Posts tagged ‘Mars Hill Church’

Mark Driscoll’s Fruit Punch

Credit: Mars Hill Church

Credit: Mars Hill Church

Jesus once explained how the world could recognize His disciples: “By their fruit you will recognize them” (Matthew 7:20). “Fruit,” of course, is what the apostle Paul describes as “love, joy, peace, patience, kindness, goodness, faithfulness, gentleness and self-control” (Galatians 5:22-23). Thus, if others want to know whether or not a person follows Jesus, they need only to look at how he acts.

Of course, there is a little more to it than just this. Because even people who follow Jesus do not always bear the kind of fruit Paul enumerates. Indeed, even Paul himself admits, “What I do is not the good I want to do; no, the evil I do not want to do – this I keep on doing” (Romans 7:19). Paul’s spiritual fruit is more like a fruit punch – a mix of good fruit and bad fruit, righteous fruit and sinful fruit.

This past week has been a tough one for Mars Hill Church of Seattle. Last Sunday, its pastor, Mark Driscoll, announced to the congregation that he will be taking at least six weeks away from the pulpit, explaining:

Storm clouds seem to be whirling around me more than ever in recent months and I have given much thought and sought much counsel as to why that is and what to do about it …

Some have challenged various aspects of my personality and leadership style, and while some of these challenges seem unfair, I have no problem admitting I am deserving of some of these criticisms based on my own past actions that I am sorry for …

I have requested a break for processing, healing, and growth for a minimum of six weeks while the leadership assigned by our bylaws conduct a thorough examination of accusations against me.[1]

Usually, when a pastor steps away from his pulpit because of some controversy or scandal, it makes no news. But Mars Hill Church is one of America’s most famous congregations. Thus, the controversy surrounding Driscoll has been very public – front page of The New York Times public, in fact. Two days before Driscoll announced his leave of absence, the Times published an exposé:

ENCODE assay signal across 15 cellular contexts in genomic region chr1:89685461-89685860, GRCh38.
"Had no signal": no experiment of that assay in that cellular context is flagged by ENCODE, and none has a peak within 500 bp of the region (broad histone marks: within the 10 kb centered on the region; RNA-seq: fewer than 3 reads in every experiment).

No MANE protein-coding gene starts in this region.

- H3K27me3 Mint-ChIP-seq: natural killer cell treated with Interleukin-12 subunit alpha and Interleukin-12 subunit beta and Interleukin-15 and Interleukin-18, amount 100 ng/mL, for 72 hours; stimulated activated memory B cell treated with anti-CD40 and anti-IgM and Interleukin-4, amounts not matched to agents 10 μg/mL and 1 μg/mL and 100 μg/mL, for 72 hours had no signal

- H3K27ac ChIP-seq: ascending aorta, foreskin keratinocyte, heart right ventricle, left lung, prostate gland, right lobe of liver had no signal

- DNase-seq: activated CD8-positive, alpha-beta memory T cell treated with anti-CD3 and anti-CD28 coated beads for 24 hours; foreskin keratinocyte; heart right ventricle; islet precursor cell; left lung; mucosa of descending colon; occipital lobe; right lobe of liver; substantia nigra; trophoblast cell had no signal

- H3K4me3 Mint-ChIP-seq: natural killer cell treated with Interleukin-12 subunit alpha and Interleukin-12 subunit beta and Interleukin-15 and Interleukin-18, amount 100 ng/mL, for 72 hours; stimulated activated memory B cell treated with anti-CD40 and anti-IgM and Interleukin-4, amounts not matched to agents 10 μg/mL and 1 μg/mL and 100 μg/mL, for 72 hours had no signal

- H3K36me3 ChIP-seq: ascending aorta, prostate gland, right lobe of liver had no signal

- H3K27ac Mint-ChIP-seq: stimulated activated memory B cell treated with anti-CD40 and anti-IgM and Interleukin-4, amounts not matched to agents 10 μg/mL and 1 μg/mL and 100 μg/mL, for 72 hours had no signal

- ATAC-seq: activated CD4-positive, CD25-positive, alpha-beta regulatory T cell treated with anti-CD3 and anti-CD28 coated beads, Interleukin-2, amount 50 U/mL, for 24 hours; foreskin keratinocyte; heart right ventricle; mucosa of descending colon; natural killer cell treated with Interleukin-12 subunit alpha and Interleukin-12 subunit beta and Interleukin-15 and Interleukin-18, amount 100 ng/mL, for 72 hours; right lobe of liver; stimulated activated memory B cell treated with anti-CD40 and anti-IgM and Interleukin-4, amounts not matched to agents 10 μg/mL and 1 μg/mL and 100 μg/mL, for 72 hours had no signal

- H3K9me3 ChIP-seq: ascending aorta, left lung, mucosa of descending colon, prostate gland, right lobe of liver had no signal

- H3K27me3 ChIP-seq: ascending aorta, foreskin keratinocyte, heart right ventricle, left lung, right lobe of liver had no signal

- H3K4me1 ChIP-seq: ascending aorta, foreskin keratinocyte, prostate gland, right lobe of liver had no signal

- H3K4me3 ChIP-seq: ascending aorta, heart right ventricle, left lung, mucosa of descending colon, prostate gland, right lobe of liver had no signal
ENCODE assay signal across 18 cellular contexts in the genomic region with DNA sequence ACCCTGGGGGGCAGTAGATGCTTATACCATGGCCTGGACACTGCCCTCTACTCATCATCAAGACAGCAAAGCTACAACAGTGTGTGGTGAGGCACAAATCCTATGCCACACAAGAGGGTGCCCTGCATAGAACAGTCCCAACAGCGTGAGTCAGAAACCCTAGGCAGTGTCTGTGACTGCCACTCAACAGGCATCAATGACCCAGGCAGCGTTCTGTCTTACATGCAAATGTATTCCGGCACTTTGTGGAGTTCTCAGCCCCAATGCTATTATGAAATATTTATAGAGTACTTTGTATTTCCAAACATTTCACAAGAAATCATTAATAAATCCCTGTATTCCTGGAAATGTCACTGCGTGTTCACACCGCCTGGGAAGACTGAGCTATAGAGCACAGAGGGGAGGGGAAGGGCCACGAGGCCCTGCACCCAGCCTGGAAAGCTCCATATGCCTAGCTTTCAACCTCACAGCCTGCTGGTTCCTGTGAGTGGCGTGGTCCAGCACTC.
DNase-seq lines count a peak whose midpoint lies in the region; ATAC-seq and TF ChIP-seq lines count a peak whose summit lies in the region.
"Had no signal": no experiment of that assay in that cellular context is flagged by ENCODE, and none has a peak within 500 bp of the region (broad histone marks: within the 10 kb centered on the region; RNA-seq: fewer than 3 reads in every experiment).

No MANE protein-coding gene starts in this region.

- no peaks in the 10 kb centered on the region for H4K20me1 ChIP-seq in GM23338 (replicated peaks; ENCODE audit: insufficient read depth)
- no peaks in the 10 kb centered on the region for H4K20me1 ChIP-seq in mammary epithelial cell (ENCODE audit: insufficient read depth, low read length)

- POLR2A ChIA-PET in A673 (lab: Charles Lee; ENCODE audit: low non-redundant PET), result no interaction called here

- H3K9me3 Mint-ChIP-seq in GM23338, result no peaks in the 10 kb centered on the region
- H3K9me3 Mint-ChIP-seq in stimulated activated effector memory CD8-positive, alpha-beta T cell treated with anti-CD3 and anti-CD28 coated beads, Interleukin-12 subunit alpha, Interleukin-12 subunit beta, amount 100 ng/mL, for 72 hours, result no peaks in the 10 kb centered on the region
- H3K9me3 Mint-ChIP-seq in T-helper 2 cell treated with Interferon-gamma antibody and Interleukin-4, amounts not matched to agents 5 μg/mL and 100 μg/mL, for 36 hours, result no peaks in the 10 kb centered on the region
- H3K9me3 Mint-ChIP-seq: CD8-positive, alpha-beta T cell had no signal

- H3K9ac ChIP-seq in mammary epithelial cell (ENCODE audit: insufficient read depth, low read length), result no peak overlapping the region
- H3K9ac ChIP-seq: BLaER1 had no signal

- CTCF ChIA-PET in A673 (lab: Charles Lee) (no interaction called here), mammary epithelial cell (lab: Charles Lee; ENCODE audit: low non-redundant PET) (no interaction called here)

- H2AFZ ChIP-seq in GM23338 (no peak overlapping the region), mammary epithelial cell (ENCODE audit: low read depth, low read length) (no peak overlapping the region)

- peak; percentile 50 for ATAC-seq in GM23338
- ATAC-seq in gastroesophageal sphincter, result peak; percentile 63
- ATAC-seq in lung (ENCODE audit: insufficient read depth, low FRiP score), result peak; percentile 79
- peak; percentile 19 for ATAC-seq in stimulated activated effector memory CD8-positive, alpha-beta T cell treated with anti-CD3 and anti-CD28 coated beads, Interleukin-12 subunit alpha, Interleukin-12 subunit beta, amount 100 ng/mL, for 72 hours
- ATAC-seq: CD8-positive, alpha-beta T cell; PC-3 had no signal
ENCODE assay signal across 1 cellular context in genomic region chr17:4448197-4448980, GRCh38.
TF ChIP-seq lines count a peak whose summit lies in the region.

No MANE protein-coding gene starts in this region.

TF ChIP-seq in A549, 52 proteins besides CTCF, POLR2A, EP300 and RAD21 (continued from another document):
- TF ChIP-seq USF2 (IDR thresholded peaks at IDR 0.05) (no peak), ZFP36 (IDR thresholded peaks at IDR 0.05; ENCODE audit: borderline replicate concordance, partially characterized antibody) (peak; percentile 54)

Mark Driscoll has long been an evangelical bad boy, a gifted orator and charismatic leader who built one of the nation’s most influential megachurches despite, or perhaps fueled by, a foul mouth, a sharp temper and frank talk about sex …

But now Mr. Driscoll’s empire appears to be imploding. He has been accused of creating a culture of fear at the church, of plagiarizing, of inappropriately using church funds and of consolidating power to such a degree that it has become difficult for anyone to challenge or even question him. A flood of former Mars Hill staff members and congregants have come forward, primarily on the Internet but also at a protest in front of the church, to share stories of what they describe as bullying or “spiritual abuse,” and 21 former pastors have filed a formal complaint in which they call for Mr. Driscoll’s removal as the church’s leader.

Mr. Driscoll is rapidly becoming a pariah in the world that once cheered him.[2]

When The New York Times says your empire is “imploding” and calls you a “pariah,” that’s not good. But this is what Mark Driscoll is now facing.

As I’ve been reading people’s comments on Driscoll’s absence from Mars Hill’s pulpit, it’s been fascinating to read both the comments of his fervent supporters as well as those of his vociferous detractors. On Mark Driscoll’s Facebook page, people came out with glowing messages of support and prayer:

BEST BIBLE TEACHER EVER! Love you pastor Mark, thanks for teaching me how to man up and love Jesus and my family! Your sermons helped me through one of the most difficult moments in my life. I thank God for your faithfulness in teaching his word and I can’t wait to see you come back and do more amazing things!

And this:

Pastor Mark, I got baptized a few years back with Mars Hill on Easter and my now husband got baptized this past Easter. What makes it even more amazing is that after he got baptized he turned and baptized his 9 year old son … You have changed us and my marriage is truly saved by the grace of God but we wouldn’t have gotten here if it wasn’t for your teachings.[3]

On a blog critical of Mark Driscoll, readers can be treated to comments like this:

Driscoll needs to step down for good, not for 6 weeks. The man is dangerous. He has fired high ranking members of his staff on the spot, and created a culture of spiritual abuse disguised as “church discipline.” He is mean, he has publicly insulted “effeminate worship leaders” and implied Ted Haggard’s homosexuality
was the result of “wives who let themselves go,” to name but a few of many highlights.

And this: